Monday, 7 July 2014

All She Wanted was Good Company

On his Artlog, Clive Hicks-Jenkins is hosting a Puppet Challenge and from now until the end of July, new puppets, created by a wide variety of artists, will be appearing regularly there. From what I have gathered there will be a mix of seasoned puppet-makers and people who, like me, are trying their hand at puppet-making for the very first time. I think it will be very exciting to see what each artist has come up with!

From the very beginning of this project I had a story in mind. As the story goes, there is an old woman who, sitting alone in her house one winter's night, longs desperately for company. Whether through some sort of eerie winter's magic or through the sheer force of her desire, eventually an enormous man starts to appear before her. Only, he appears in pieces... first the feet come, then the shins, the thighs, the torso, the arms and the hands...

The head, though, never appears.

Though I had this story in mind, it took me a while to find out where I'd first come across it.

I searched high and low for any reference to it, until I finally realised that I'd heard it told by Tony Robertson, a local storyteller. There is a recording of his father, Stanley Robertson, telling the same tale here, and I highly encourage everyone to listen to it (the play button is off to the left). It's only about six minutes in length and it's half-spoken and half-sung, and completely eerie and wonderful.

I should add, that if you do listen to the story, you will need to know the word 'muckle', which is used frequently around here, and means both 'big, large' and 'much, many, a lot of'.

As I set to work on the puppet of the old woman, I wanted to make sure that despite her being small and frail, there would be a sort of world-worn daring to her.

After all, she lives alone, and when faced with a rather frightening spectre she doesn't even balk, but sits back and asks: "oh big fearsome bogle-gadsy wantin a heid, what have ye done coming visiting a poor owld wumman sitting in her lane (alone) tonight on a cauld winter's night?".

In his post about these puppets, Clive wrote about how very suitable this story is to puppet making in general, but that turned out to be especially true for the making of these particular puppets. It just so happened that the first bit of time I found to actually begin making these puppets was a stretch of days where my husband had to be out of town, and the weird parallels of my lonesome evenings of conjuring up puppets bit by bit and what happens in the tale were certainly not lost on me.

The more complicated of the two puppets was the "bogel man". I spent months thinking about how I would make him. Because the puppet needs to arrive in pieces, but also be able to join up into a man, it wasn't possible for me to just float each part in separately. Finally I decided to build the parts so that they could slide down the marionette strings and sit in place. Certainly the feet, legs, or arms might sometimes be facing backwards to the body, but I saw this as being a good thing which would emphasize the unnatural horror of the puppet.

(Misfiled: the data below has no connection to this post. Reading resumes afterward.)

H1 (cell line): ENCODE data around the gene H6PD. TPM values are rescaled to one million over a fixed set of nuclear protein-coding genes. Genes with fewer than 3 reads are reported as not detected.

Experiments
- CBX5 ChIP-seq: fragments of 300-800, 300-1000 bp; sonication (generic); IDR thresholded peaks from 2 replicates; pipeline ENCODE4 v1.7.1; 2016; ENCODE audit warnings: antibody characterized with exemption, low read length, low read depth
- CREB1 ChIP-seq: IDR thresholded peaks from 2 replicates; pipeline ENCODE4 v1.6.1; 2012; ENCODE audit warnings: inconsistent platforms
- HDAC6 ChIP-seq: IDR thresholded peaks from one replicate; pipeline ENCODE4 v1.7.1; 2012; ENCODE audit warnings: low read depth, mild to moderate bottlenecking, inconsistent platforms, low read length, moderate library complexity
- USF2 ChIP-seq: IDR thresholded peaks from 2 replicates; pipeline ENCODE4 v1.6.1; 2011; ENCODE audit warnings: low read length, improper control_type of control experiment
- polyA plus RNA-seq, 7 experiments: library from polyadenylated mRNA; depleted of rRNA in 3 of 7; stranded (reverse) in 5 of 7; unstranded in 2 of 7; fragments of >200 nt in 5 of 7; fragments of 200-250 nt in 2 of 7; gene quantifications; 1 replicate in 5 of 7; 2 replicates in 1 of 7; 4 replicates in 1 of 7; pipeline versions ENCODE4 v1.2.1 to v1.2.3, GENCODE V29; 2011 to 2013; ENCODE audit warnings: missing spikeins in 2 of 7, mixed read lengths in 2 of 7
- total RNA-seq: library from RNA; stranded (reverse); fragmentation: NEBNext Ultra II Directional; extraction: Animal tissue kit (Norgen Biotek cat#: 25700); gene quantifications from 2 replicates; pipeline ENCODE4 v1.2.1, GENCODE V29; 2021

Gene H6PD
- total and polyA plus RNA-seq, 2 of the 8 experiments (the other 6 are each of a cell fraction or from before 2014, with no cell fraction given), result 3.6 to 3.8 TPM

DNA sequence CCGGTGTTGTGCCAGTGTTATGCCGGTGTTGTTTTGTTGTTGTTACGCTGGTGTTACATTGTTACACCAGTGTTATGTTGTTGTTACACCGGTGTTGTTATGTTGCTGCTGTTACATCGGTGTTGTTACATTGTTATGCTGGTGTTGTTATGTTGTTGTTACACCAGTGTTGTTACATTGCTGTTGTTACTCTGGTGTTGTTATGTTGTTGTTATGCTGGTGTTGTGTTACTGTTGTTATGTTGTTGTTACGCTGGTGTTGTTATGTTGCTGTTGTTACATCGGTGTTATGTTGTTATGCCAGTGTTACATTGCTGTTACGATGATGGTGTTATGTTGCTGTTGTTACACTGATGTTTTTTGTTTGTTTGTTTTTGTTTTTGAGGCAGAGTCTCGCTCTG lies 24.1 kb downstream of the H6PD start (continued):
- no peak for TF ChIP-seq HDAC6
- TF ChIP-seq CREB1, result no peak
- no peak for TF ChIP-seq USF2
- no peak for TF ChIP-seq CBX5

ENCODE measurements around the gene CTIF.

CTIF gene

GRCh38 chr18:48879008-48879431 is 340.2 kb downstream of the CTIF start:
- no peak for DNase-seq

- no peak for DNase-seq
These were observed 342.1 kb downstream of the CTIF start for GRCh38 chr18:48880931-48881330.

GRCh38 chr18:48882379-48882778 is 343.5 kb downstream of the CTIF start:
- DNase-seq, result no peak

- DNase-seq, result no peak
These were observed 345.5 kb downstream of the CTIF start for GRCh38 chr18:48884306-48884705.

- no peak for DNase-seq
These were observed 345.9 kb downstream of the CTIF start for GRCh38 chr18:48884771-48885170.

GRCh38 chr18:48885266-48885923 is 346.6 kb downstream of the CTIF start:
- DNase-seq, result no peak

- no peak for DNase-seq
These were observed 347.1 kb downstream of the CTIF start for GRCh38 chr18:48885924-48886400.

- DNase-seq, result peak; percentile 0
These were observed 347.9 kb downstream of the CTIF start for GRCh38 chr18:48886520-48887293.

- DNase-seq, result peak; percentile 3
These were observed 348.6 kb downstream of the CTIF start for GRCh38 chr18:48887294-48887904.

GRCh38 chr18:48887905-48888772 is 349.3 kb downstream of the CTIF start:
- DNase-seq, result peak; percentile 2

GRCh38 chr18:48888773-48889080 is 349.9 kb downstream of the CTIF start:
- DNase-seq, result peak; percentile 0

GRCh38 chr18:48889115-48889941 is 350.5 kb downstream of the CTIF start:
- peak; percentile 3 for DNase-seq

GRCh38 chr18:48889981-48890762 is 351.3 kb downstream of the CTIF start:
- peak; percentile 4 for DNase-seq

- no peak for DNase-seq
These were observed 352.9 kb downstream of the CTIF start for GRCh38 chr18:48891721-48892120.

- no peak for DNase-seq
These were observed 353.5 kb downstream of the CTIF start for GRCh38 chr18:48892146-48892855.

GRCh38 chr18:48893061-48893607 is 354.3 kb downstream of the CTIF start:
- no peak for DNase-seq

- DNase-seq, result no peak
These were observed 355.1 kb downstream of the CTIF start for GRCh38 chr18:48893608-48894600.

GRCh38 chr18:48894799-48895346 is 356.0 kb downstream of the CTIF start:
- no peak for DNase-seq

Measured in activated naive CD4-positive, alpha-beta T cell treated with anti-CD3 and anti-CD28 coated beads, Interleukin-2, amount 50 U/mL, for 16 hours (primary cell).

Any parts that haven't appeared in the story yet can be strung over the controls and out of sight until they are needed.

I was quite pleased with these puppets in the end. It was very satisfying to bring these two into the world with nothing more that bits and pieces from around the house. In the next few days I'll post again with a some process photos, but in the meantime, do keep up with the rest of the puppets from the puppet challenge!


  1. Amazing! Haunting story, intriguing characters, and both puppets have a fantastic presence. Looking forward to seeing the creation process photos.

  2. I admired your puppets over at Clive's Artlog yesterday - they are fantastic and eery and lovely all at the same time. The painted details on the face are fascinating. Great photos and shadows, Jodi.

  3. i am in awe.
    and very much look forward to your process post!

  4. Thank you so much Hussam! I really love your puppet as well, and it was so interesting to read about the stories your grandmother told you when you were young! I'd love to know more.

    Marja-Leena, I'm so glad you liked them. The coloured parts of the face are mostly a result of the newsprint pages melding together as I sanded down the papier mâché. It was great to work on this, because it made me realize how full of possibilities papier mâché could be when combined with printmaking. I think in the future I will try to build something with my old test prints rather than burning them up, as I did here:

    Zoe, you're too sweet. I am really looking forward to seeing what you've come up with to use in your beautiful puppet theatre!